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Psychol Sci. 2017 Aug;28(8):1137-1147. doi: 10.1177/0956797617705667. Epub 2017 Jun 29.

Lack of Free Choice Reveals the Cost of Having to Search for More Than One Object.

Author information

1
Department of Experimental and Applied Psychology, Institute for Brain and Behaviour, Vrije Universiteit Amsterdam.

Abstract

It is debated whether people can actively search for more than one object or whether this results in switch costs. Using a gaze-contingent eye-tracking paradigm, we revealed a crucial role for cognitive control in multiple-target search. We instructed participants to simultaneously search for two target objects presented among distractors. In one condition, both targets were available, which gave the observer free choice of what to search for and allowed for proactive control. In the other condition, only one of the two targets was available, so that the choice was imposed, and a reactive mechanism would be required. No switch costs emerged when target choice was free, but switch costs emerged reliably when targets were imposed. Bridging contradictory findings, the results are consistent with models of visual selection in which only one attentional template actively drives selection and in which the efficiency of switching targets depends on the type of cognitive control allowed for by the environment.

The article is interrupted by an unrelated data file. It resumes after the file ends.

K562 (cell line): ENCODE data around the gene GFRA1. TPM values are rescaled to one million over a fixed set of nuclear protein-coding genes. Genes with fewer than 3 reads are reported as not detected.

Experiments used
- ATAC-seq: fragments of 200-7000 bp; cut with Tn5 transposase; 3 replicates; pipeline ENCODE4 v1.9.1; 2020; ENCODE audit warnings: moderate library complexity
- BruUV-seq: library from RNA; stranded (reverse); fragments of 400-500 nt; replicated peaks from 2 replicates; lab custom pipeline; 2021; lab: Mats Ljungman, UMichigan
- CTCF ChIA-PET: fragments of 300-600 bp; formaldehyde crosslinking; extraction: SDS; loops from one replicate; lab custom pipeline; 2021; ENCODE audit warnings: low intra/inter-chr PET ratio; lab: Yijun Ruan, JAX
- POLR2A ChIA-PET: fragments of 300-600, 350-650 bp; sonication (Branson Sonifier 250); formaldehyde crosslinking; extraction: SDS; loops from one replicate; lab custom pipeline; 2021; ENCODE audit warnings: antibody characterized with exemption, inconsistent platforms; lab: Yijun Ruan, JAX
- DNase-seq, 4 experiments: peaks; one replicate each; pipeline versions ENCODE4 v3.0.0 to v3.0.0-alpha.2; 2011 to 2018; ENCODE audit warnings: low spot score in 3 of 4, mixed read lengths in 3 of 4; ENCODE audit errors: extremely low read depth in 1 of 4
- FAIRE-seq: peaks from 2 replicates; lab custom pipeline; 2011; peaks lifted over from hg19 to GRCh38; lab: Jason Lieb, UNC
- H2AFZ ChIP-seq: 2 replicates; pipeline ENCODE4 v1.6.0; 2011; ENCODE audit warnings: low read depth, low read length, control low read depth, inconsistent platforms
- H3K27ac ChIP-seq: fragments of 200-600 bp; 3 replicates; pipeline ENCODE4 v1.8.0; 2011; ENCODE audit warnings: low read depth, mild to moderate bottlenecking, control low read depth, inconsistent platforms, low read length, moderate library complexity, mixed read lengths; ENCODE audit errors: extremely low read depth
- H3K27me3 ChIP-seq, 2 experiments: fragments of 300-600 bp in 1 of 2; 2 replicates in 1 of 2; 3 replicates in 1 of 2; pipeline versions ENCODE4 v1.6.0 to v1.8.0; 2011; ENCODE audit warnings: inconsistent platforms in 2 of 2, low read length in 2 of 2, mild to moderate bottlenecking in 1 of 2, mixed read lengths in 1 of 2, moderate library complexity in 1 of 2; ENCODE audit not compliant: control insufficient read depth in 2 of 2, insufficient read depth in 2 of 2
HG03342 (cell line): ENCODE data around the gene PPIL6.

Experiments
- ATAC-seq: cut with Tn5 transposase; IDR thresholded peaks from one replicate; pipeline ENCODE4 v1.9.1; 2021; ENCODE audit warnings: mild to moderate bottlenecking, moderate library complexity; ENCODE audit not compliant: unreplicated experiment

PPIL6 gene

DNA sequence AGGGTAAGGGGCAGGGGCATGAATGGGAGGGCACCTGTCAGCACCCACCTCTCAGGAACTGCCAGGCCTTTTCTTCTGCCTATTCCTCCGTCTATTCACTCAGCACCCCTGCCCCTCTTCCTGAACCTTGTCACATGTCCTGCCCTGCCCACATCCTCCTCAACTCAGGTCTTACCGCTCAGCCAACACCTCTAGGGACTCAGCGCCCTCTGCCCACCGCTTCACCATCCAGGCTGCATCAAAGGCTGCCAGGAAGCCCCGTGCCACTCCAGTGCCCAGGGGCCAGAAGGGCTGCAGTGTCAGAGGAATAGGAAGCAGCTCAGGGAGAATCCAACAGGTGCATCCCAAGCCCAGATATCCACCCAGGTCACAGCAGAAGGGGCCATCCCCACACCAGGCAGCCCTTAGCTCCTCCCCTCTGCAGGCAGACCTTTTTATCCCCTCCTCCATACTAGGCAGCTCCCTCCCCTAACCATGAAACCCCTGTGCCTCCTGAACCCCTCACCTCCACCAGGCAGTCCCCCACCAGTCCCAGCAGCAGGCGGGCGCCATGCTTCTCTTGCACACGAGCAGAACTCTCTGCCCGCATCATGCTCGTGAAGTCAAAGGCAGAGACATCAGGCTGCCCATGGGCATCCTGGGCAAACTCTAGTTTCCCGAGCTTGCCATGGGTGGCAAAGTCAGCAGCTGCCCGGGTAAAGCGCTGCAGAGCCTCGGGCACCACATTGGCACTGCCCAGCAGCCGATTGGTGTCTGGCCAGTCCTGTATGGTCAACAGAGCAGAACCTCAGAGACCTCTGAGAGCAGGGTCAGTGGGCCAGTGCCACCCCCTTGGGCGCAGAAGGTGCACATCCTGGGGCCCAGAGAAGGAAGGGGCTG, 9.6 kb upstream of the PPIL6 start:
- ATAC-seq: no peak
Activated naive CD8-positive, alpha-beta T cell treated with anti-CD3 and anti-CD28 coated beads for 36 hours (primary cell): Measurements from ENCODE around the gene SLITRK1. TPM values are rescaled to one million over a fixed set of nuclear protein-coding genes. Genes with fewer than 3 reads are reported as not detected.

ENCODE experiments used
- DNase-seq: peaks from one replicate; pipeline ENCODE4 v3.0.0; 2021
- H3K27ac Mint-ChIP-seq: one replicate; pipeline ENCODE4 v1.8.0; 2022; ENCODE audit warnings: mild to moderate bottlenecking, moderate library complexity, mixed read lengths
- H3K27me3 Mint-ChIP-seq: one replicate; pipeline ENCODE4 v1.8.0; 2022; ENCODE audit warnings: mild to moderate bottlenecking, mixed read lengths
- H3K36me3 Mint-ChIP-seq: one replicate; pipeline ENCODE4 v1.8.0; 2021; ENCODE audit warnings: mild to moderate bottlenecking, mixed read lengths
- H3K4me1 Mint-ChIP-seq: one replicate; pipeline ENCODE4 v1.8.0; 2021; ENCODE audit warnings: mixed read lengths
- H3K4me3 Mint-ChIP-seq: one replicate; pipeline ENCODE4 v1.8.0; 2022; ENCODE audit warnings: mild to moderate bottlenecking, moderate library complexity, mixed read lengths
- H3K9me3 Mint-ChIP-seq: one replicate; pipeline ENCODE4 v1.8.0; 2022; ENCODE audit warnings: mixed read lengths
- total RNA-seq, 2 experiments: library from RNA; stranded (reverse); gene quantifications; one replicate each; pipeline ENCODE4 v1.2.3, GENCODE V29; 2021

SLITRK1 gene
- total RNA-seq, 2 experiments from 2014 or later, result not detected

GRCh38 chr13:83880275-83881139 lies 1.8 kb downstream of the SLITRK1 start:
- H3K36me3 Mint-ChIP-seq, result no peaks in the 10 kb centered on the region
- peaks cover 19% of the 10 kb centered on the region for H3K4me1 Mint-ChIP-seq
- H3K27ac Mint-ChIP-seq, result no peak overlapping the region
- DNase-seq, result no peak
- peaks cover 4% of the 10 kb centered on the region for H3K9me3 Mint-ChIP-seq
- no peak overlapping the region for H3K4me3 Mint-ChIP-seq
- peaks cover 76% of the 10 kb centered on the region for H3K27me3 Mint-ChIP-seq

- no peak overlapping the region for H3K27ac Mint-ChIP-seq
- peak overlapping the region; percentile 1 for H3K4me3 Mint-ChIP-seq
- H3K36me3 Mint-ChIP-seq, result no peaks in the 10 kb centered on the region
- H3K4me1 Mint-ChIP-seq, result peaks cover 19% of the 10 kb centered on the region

KEYWORDS:

attentional template; cognitive control; eye movements; open data; open materials; visual attention; visual search

PMID:
28661761
PMCID:
PMC5659593
DOI:
10.1177/0956797617705667
[Indexed for MEDLINE]
Free PMC Article

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